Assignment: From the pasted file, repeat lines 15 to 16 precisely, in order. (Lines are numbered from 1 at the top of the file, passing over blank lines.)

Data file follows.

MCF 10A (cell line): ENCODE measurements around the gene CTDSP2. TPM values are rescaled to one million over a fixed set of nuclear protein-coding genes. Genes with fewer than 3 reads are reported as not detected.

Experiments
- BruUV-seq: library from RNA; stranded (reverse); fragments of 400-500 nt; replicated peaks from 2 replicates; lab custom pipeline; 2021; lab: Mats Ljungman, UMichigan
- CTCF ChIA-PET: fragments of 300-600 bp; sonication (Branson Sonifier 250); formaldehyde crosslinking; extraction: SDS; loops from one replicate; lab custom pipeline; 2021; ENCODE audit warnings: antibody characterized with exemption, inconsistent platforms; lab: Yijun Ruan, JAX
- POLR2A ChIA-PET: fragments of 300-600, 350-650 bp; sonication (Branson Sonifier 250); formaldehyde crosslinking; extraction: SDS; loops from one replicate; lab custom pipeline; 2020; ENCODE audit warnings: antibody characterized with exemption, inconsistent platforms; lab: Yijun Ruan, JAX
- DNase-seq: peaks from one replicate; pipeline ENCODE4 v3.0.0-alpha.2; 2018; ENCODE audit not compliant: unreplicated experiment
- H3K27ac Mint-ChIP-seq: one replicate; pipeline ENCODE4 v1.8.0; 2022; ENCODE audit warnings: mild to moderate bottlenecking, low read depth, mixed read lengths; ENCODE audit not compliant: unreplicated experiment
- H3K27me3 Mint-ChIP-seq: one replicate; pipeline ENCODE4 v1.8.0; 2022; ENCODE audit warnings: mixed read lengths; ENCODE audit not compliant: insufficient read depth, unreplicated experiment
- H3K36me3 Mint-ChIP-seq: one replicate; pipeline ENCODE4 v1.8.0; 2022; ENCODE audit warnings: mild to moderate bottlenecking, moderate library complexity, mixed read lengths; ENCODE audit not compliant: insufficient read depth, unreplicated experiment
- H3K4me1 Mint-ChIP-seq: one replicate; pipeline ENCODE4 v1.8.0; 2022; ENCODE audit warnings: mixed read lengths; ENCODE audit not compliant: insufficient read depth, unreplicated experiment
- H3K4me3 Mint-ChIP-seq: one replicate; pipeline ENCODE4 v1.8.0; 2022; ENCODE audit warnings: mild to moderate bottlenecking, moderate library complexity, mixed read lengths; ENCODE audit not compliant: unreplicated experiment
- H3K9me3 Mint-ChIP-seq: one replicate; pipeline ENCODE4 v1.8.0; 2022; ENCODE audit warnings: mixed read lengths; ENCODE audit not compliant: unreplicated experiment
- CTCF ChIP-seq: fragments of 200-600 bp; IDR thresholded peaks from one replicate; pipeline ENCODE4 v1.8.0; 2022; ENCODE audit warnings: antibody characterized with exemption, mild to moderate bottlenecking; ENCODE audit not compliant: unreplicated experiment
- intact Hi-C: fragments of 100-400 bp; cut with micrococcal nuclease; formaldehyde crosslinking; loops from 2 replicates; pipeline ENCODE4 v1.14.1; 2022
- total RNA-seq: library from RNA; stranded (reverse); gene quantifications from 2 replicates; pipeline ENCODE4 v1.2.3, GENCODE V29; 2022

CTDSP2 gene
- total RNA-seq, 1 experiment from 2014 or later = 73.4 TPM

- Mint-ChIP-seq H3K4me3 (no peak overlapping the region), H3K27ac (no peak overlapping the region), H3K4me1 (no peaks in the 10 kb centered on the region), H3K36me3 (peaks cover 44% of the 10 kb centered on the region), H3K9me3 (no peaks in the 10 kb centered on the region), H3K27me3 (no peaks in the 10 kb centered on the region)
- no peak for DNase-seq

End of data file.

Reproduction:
- total RNA-seq: library from RNA; stranded (reverse); gene quantifications from 2 replicates; pipeline ENCODE4 v1.2.3, GENCODE V29; 2022

CTDSP2 gene